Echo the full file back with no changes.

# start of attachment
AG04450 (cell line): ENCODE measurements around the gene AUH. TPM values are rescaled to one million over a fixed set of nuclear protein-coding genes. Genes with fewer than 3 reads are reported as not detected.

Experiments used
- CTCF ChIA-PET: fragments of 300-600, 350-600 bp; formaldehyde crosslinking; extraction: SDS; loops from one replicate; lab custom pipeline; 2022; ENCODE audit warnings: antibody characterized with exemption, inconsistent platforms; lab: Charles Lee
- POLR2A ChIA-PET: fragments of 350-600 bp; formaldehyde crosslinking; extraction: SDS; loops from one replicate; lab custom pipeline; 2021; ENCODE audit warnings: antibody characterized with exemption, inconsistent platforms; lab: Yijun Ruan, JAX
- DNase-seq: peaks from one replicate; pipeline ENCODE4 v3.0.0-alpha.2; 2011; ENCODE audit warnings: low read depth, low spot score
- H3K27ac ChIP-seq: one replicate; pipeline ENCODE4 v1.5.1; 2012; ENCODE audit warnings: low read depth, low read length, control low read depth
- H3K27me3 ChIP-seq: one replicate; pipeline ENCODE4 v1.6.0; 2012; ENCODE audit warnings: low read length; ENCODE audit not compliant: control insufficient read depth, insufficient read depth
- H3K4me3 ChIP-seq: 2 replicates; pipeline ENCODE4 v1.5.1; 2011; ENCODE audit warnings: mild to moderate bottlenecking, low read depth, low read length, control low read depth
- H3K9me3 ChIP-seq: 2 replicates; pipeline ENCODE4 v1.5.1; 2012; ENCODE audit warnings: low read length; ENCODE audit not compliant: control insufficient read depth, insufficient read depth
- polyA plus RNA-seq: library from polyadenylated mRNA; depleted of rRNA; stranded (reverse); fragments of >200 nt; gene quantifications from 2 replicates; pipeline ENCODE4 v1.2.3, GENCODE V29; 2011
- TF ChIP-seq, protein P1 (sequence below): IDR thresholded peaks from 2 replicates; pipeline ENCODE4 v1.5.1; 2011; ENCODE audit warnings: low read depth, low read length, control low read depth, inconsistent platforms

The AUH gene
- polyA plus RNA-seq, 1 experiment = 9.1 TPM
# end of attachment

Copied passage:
AG04450 (cell line): ENCODE measurements around the gene AUH. TPM values are rescaled to one million over a fixed set of nuclear protein-coding genes. Genes with fewer than 3 reads are reported as not detected.

Experiments used
- CTCF ChIA-PET: fragments of 300-600, 350-600 bp; formaldehyde crosslinking; extraction: SDS; loops from one replicate; lab custom pipeline; 2022; ENCODE audit warnings: antibody characterized with exemption, inconsistent platforms; lab: Charles Lee
- POLR2A ChIA-PET: fragments of 350-600 bp; formaldehyde crosslinking; extraction: SDS; loops from one replicate; lab custom pipeline; 2021; ENCODE audit warnings: antibody characterized with exemption, inconsistent platforms; lab: Yijun Ruan, JAX
- DNase-seq: peaks from one replicate; pipeline ENCODE4 v3.0.0-alpha.2; 2011; ENCODE audit warnings: low read depth, low spot score
- H3K27ac ChIP-seq: one replicate; pipeline ENCODE4 v1.5.1; 2012; ENCODE audit warnings: low read depth, low read length, control low read depth
- H3K27me3 ChIP-seq: one replicate; pipeline ENCODE4 v1.6.0; 2012; ENCODE audit warnings: low read length; ENCODE audit not compliant: control insufficient read depth, insufficient read depth
- H3K4me3 ChIP-seq: 2 replicates; pipeline ENCODE4 v1.5.1; 2011; ENCODE audit warnings: mild to moderate bottlenecking, low read depth, low read length, control low read depth
- H3K9me3 ChIP-seq: 2 replicates; pipeline ENCODE4 v1.5.1; 2012; ENCODE audit warnings: low read length; ENCODE audit not compliant: control insufficient read depth, insufficient read depth
- polyA plus RNA-seq: library from polyadenylated mRNA; depleted of rRNA; stranded (reverse); fragments of >200 nt; gene quantifications from 2 replicates; pipeline ENCODE4 v1.2.3, GENCODE V29; 2011
- TF ChIP-seq, protein P1 (sequence below): IDR thresholded peaks from 2 replicates; pipeline ENCODE4 v1.5.1; 2011; ENCODE audit warnings: low read depth, low read length, control low read depth, inconsistent platforms

The AUH gene
- polyA plus RNA-seq, 1 experiment = 9.1 TPM